We cut through bins with only one element Pay 10-block low (but mineable) fee for each bin and second root

### Strategy “BATCH_GROUP_MAX_DOUBLE_CTV_CPFP_FOLLOWUP”:

In this strategy we batch transactions of similar feerate together and then we pay 0 (leaving it up to CPFP) But instead of making independent batches, we put them through two layers of CTV: a high fee paying CTV root with one output, and then a 0 paying CTV root with n_bins outputs.

We cut through bins with only one element

This puts people into priority bins, but allows CPFP to commit to the fees later avoiding over-offering of fees.

Pay 10-block low (but mineable) fee for each bin and second root

Note that the simulations are not doing anything smart for binning, just calling numpy.histogram. There’s probably an optimal solution.

The BATCH_GROUP_MAX_CTV fan-out is also the “obvious” one – pay a CTV for each bin in the txn root, and then each CTV expands to the entire bin, skipping the CTV is there’s only one bin. The other CTV strategies present a couple optimizations which can further improve the efficiency.

# Claims

My claims are as follows:

A. If it is lower fee to use priority binned batching than single batching, then users will use priority binned batching for economic fee reducing reasons. B. If CTV priority binned batching is more blockspace efficient that priority binned batching, and hypothesis A. holds, this will overall make the chain usage lower. C. If CTV Priority Binned batching is more fee efficient than binned batching or normal binned batching, it will be preferred. D. If B., then C.. E. If A. and B., then CheckTemplateVerify does not decrease the availability of chain space, even marginally so.

# Results

I recommend you run main.py yourself to see for yourself (and zoom around), as well as play around with different parameters. The code is reasonably documented.

And zoomed in on the interesting bits:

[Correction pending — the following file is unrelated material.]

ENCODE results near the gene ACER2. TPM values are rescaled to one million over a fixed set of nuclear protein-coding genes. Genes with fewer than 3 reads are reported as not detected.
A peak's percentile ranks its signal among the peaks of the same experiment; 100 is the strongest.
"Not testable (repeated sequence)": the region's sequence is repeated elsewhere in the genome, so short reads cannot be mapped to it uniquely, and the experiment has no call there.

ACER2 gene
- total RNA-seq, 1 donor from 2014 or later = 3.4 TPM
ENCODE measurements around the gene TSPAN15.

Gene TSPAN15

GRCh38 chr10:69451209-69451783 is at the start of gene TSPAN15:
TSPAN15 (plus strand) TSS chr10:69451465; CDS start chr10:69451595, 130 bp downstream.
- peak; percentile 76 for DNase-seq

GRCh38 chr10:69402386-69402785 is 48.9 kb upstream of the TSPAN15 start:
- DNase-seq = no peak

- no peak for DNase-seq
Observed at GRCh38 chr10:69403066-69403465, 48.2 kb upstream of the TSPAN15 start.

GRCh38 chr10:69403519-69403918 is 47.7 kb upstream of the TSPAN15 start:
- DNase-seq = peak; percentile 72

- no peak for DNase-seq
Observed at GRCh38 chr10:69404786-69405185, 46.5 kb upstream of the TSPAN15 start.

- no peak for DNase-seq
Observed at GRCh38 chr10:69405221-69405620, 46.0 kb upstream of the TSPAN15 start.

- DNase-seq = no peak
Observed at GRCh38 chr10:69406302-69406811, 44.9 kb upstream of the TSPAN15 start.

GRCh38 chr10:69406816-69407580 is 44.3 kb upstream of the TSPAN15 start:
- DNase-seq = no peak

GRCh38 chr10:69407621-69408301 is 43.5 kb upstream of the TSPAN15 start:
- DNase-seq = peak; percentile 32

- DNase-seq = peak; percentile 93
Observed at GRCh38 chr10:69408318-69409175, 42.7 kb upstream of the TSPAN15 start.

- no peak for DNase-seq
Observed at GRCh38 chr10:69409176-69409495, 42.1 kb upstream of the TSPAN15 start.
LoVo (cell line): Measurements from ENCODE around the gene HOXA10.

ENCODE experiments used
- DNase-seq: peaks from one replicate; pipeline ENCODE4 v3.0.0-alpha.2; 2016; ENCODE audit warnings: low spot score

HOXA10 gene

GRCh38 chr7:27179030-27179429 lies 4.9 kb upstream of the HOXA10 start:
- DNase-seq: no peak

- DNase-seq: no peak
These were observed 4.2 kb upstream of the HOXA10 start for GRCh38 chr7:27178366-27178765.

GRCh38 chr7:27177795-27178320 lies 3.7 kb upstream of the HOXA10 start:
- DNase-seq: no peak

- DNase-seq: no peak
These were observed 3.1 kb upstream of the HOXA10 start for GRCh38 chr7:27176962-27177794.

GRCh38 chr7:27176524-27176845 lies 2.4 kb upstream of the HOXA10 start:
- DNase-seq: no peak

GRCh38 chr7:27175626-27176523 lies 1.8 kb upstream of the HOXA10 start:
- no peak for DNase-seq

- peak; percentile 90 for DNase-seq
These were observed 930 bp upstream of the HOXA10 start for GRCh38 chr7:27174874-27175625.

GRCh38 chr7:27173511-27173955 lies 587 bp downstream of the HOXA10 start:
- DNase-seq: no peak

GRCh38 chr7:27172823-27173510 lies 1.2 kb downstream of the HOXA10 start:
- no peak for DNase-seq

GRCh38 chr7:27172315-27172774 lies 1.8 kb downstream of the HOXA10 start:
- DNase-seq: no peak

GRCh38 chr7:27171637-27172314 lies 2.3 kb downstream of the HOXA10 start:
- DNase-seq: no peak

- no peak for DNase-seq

This confirms all of the claims presented previously, and shows that CTV can be a better user of chain space than existing methods.

This is an important point! We’ve demonstrated that CTV is better in terms of chain space but we haven’t discussed the “first order” benefits of CTV for decongesting the mempool. See https://utxos.org/analysis/bip_simulation/. This means not only will CTV help us confirm more payments more quickly, but we’ll also use less space. A pure win-win.

# Limitations

A better simulation would allow re-bundling the offered-but-not-taken fees into a new RBF batch, which would benefit Priority Batching but not CTV batching.

The BATCH_GROUP_MAX_DOUBLE_CTV_CPFP_FOLLOWUP strategy also does not actually use CPFP, a better simulation would measure how much fee savings can be realized with CPFP.

If the assumptions around priority distributions do not hold, then CTV still has
benefits worth pursuing, but we should more carefully think about the space
usage impact on Bitcoin. With the strategies for batching presented, the overall
chain usage is a constant amount more, so the impact is at least non-asymptotic.
However, if CTV is still used in a tree structure to minimize individual
redeemer overhead, then what is the overhead? Assuming a radix of r, we need N/r
base layer transactions. And then N/r^2 above that, etc. For r >= 1, 1/r^0 +
1/r^1…1/r^inf = 1/(1-1/r). So CTV would use about 10% more *transactions* for
a radix of 10, 5% more for a radix of 20, 1% for a radix of 100. The
transactions roughly corresponds to the amount of space used as well. Overall,
this means that businesses can balance out the worth of per-user decongesting
effects (which are optimal around radix 4) with fee savings on a dynamic basis,
and able to dial down the overhead to very little.